U.N. Syria Mission Head Says Observers 'Calming' Situationإقرأ هذا الخبر بالعربية
The head of the U.N. mission to Syria said Wednesday his observers were having a "calming effect" on the ground but admitted the ceasefire was "shaky" and not holding.
Speaking in Damascus to Britain's Sky News, in his first television interview in the role, Major General Robert Mood brushed off criticism that the United Nations Supervision Mission in Syria (UNSMIS) had been too slow to get going.
The Norwegian said their numbers of boots on the ground would double in the coming days.
"This is not easy and we are seeing -- by the action, by explosions, by firing -- that the ceasefire is really a shaky one. It's not holding," the 53-year-old said.
"But what we are also seeing on the ground is that where we have observers present, they have a calming effect and we're also seeing that those operating on the ground, they take advice from our observers."
Syria's army on Wednesday reportedly suffered its deadliest day in a ceasefire when rebel fighters killed 20 troops, in the latest violation of the three-week truce the U.N. says both sides are flouting.
Mood said his team in Damascus would rise from 52 to 59 by the end of Wednesday and they aimed to double the figure in the coming days as more flights come in carrying troops, vehicles and equipment.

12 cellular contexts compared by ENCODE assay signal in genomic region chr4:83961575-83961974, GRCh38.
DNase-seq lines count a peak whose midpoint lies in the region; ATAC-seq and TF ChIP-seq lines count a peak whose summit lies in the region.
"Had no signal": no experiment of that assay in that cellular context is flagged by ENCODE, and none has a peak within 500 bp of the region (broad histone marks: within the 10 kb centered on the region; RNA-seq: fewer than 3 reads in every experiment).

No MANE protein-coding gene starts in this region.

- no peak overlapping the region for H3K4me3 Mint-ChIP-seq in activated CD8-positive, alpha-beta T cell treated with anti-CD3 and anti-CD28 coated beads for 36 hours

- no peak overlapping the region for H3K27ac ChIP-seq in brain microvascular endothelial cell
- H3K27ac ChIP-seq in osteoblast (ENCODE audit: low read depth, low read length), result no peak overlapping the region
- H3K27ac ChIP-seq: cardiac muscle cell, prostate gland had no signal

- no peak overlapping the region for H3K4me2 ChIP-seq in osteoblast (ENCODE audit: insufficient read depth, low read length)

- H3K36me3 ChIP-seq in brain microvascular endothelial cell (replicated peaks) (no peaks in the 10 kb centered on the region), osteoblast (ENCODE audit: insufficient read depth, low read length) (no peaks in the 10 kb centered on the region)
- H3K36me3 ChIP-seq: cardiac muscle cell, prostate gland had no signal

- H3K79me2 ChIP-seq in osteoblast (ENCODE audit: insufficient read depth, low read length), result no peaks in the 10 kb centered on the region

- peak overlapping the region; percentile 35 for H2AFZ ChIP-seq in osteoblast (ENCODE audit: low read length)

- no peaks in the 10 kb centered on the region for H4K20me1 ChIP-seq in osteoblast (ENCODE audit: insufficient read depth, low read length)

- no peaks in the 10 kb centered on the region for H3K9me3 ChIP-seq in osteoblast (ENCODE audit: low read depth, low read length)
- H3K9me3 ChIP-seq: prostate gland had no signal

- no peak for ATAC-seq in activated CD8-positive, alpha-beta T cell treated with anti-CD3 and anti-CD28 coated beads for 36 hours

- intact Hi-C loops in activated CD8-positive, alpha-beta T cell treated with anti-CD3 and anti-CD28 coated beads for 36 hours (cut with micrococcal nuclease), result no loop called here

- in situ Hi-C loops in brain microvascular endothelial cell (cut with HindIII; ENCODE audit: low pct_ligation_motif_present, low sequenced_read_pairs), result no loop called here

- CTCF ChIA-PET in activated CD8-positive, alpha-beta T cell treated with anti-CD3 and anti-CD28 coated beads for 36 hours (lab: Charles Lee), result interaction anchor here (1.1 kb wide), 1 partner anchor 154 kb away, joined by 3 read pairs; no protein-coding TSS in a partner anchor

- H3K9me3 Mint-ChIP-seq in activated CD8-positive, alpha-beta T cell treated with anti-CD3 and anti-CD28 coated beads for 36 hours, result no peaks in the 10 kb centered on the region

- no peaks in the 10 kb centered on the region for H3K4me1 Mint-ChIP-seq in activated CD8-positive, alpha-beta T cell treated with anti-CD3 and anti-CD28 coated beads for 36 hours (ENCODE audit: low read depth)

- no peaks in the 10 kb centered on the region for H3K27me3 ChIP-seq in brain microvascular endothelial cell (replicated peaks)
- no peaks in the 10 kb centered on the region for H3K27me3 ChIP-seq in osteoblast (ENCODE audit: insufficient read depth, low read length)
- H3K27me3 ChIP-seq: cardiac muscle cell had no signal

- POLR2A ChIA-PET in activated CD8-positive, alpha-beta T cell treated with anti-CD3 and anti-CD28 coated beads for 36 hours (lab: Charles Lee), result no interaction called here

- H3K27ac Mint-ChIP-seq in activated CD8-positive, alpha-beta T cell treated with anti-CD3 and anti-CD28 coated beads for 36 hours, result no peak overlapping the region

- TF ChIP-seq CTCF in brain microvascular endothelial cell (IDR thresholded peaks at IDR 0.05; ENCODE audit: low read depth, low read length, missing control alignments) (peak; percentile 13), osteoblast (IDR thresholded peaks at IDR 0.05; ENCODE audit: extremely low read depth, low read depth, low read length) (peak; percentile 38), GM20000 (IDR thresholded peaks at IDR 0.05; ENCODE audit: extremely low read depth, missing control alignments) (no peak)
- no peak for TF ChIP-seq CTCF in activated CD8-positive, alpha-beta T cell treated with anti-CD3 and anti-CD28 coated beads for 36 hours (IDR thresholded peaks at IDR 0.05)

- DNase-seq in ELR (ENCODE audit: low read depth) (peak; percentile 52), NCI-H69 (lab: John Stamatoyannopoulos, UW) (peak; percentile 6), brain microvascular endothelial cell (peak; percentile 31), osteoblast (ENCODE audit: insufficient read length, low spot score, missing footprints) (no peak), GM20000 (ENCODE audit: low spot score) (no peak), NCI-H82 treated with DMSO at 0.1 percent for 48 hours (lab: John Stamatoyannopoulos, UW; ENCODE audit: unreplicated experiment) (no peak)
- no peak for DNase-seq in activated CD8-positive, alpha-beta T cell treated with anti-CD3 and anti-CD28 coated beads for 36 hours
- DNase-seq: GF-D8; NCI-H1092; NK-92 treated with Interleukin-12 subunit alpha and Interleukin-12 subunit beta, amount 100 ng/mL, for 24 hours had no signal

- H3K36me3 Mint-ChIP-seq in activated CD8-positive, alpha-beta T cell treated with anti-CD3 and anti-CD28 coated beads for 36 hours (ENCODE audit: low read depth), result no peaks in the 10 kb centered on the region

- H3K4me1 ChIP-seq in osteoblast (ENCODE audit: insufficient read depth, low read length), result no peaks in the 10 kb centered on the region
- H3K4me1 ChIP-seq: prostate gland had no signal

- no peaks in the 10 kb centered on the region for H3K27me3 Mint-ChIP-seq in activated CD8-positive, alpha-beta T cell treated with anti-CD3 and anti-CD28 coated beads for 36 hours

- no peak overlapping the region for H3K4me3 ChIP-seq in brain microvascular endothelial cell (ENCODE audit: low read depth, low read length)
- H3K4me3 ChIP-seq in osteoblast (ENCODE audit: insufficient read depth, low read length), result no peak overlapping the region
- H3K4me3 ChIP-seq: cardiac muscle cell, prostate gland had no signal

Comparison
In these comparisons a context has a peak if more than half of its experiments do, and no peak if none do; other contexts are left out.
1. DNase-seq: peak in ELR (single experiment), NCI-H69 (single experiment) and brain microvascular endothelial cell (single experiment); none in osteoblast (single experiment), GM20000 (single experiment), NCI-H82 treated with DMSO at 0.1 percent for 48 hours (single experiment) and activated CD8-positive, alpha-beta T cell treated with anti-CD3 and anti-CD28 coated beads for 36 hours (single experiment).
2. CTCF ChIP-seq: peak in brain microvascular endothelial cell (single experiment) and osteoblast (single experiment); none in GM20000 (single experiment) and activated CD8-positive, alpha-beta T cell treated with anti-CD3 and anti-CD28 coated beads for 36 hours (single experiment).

"I fully understand the concerns about the speed of deployment," he said.
"The people and equipment now on the ground is actually exactly how we want to see it, so the next couple of days -- picking up the pace, doubling, and spreading out -- is exactly what suits us very well," he said.
"From the member states and from the secretariat in New York, this is actually an admirable effort to get people on the ground."
He said there were currently 31 military observers deployed but even when their numbers rise to the full 300, "we are not going to be able to be in all places in Syria at the same time.
"So for this to work it is the concerted efforts of the Syrian people, of the Syrian government, of the opposition, of the capitals of the world.
"Success would be to see that we have a cessation of armed violence in all its form. And then to see that the other aspects of (U.N. and Arab League peace envoy) Kofi Annan's six-point plan starts to move forward so that the political process is reinforced."